Listening to Student Feedback

I have no statistics on the topic, but my impression is that many colleges and universities require students to fill out feedback surveys on their professors. Meanwhile, many high school teachers likely ask for little to no feedback from their students at all.

I can understand some of the justifications teachers would have for this. They're the ones who have advanced educations in their subjects and in pedagogy; their students are—naturally—unschooled in that knowledge. Students may also get bogged down in all sorts of un-useful and irrelevant thoughts when asked to comment on a teacher or a class. Teachers may find it difficult to derive anything constructive from student feedback—and their feelings might get hurt, too.

Nevertheless, I generally found listening to student voices to be less—not more—trouble than it was worth over the course of my year of student teaching. In U.S. history, my openness to student input admittedly did lead to problems: Some students increasingly felt they had a license to complain openly and frequently about activities in class, and some found that if they stated their preferences strongly enough, the teacher might just give them their way.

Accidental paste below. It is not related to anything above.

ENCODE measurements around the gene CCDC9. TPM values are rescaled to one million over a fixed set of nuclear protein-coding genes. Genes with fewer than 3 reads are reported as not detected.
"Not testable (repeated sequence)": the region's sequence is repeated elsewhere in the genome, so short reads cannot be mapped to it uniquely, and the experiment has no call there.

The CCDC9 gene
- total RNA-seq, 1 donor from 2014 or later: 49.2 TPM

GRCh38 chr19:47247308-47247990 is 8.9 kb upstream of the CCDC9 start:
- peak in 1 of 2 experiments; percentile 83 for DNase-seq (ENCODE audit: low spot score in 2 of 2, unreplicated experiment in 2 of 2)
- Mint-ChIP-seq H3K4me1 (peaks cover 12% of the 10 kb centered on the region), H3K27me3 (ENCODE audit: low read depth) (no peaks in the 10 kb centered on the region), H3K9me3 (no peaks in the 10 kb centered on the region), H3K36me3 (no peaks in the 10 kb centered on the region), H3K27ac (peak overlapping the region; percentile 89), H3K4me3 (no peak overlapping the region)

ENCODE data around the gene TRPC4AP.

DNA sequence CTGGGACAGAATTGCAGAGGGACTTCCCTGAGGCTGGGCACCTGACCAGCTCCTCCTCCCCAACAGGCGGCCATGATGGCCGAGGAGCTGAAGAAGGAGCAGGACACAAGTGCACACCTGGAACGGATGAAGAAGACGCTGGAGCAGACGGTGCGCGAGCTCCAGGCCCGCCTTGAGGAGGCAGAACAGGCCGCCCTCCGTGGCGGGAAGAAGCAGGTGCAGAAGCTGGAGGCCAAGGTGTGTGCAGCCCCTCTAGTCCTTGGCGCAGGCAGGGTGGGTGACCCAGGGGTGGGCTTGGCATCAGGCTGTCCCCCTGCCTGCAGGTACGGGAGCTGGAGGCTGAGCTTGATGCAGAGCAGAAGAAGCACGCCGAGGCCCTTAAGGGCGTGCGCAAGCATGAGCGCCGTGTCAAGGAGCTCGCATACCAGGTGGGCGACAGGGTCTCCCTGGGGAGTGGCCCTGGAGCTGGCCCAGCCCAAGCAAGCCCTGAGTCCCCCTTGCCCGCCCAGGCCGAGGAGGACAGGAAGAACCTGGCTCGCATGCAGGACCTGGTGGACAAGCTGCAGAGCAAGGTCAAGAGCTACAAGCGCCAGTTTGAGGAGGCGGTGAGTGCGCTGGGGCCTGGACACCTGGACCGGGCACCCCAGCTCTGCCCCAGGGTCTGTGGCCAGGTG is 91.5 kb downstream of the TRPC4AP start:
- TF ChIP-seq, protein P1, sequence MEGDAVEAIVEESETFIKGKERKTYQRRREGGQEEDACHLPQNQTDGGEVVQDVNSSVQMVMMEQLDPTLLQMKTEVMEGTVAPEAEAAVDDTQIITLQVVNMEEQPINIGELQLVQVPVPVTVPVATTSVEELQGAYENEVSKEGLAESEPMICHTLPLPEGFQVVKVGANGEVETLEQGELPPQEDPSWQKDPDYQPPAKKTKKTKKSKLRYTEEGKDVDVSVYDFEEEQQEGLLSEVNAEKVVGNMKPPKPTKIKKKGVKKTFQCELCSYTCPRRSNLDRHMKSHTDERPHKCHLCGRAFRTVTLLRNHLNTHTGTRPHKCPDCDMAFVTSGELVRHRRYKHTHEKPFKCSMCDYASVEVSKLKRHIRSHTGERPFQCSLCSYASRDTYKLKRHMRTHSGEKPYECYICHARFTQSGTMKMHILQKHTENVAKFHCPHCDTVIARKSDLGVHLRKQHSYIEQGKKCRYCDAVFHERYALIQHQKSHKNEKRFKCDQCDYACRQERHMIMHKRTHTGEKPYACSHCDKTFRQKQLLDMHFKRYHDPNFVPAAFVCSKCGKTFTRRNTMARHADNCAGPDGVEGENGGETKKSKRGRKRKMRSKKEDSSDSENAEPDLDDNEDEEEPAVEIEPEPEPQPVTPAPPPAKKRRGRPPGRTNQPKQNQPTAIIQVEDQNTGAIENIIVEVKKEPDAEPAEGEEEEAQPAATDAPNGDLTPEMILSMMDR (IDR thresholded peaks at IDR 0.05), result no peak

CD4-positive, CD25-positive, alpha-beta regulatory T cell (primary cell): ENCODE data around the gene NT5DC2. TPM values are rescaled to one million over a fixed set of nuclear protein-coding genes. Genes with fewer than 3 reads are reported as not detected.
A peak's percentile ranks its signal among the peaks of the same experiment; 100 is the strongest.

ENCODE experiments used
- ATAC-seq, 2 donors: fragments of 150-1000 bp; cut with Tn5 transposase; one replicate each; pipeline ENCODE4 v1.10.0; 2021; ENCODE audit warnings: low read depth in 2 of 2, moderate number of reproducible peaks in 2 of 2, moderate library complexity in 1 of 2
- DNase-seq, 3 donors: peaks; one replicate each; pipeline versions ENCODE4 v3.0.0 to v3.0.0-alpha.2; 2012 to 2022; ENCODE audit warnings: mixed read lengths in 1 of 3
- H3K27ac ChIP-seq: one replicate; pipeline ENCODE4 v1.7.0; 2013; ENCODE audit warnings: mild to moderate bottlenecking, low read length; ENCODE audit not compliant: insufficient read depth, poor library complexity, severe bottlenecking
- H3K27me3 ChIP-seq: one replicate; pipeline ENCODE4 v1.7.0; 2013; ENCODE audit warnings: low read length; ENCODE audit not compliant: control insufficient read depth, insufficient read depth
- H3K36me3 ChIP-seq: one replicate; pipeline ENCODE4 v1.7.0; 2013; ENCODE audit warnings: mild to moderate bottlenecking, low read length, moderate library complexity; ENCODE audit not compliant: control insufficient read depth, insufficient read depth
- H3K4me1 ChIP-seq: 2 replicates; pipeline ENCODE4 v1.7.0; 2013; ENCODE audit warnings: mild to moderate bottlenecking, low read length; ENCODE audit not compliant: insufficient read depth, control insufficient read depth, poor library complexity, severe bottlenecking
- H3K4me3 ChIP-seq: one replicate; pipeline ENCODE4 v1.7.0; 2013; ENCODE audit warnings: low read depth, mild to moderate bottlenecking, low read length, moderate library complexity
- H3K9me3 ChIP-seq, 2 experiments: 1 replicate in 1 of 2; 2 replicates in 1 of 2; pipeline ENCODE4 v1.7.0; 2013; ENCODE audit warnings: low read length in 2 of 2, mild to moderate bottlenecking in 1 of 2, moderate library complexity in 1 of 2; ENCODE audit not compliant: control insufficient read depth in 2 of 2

All the same, I think the benefits to listening consistently outweighed the drawbacks. When students voiced opposition to my choices as a teacher, it forced me to provide stronger and better reasoned justification for my assignments and strategies. Or, if I did change course, students had to take ownership of the activity that they had effectively chosen. Perhaps most of all, I showed that I valued my students' thinking, and wanted them involved in determining the direction of their own education.

In any case, I hope this brief outline adequately explains my thoughts on listening to student feedback. My next two posts on the blog will feature the end-of-the-year feedback my students actually gave me.

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